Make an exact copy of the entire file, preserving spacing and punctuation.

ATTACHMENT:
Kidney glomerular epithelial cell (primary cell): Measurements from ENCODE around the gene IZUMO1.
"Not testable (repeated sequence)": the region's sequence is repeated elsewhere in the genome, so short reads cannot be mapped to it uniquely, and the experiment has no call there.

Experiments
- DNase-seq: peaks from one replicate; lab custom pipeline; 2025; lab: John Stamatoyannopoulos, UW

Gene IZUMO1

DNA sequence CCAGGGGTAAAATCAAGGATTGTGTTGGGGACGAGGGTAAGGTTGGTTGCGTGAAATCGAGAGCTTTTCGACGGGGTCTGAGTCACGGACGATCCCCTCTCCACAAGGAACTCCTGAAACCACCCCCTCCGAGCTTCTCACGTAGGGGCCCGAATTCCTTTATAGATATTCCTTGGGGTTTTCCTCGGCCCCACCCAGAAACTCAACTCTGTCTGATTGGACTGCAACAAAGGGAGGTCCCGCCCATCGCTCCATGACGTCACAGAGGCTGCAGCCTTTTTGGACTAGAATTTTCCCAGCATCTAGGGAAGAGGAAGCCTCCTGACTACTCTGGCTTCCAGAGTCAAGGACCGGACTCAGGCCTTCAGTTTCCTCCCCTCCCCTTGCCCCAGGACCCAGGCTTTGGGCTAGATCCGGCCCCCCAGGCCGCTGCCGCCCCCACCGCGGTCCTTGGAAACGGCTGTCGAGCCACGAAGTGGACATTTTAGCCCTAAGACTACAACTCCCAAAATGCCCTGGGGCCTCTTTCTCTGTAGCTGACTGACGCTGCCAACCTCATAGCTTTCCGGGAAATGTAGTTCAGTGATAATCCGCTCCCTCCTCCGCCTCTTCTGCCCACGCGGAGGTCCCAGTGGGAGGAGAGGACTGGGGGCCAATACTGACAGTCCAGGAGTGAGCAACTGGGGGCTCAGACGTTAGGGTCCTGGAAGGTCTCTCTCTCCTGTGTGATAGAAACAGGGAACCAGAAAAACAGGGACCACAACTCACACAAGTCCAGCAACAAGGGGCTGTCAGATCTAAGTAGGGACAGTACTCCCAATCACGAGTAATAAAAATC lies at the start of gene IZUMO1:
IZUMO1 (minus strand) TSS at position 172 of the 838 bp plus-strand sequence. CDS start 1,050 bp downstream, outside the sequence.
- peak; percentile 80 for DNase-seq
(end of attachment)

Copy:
Kidney glomerular epithelial cell (primary cell): Measurements from ENCODE around the gene IZUMO1.
"Not testable (repeated sequence)": the region's sequence is repeated elsewhere in the genome, so short reads cannot be mapped to it uniquely, and the experiment has no call there.

Experiments
- DNase-seq: peaks from one replicate; lab custom pipeline; 2025; lab: John Stamatoyannopoulos, UW

Gene IZUMO1

DNA sequence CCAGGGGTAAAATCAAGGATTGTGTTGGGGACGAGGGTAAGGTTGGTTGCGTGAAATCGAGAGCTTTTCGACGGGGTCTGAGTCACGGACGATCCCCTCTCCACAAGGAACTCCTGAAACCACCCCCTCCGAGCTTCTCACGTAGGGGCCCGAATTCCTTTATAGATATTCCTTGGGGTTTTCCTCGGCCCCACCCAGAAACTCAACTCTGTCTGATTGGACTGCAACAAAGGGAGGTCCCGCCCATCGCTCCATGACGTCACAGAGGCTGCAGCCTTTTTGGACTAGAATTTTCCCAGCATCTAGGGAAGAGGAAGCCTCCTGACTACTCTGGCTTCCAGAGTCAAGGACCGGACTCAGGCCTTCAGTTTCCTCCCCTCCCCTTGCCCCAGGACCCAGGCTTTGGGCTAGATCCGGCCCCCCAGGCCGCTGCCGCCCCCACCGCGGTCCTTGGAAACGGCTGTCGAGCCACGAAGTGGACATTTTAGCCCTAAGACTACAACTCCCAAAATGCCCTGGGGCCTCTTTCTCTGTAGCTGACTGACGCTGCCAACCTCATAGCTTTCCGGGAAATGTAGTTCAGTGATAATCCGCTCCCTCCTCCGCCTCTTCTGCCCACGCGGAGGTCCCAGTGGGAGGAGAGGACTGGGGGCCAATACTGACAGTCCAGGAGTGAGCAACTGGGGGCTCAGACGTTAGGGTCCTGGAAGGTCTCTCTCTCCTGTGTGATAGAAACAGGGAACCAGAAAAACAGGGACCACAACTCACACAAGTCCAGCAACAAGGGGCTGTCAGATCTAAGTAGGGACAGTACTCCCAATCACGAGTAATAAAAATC lies at the start of gene IZUMO1:
IZUMO1 (minus strand) TSS at position 172 of the 838 bp plus-strand sequence. CDS start 1,050 bp downstream, outside the sequence.
- peak; percentile 80 for DNase-seq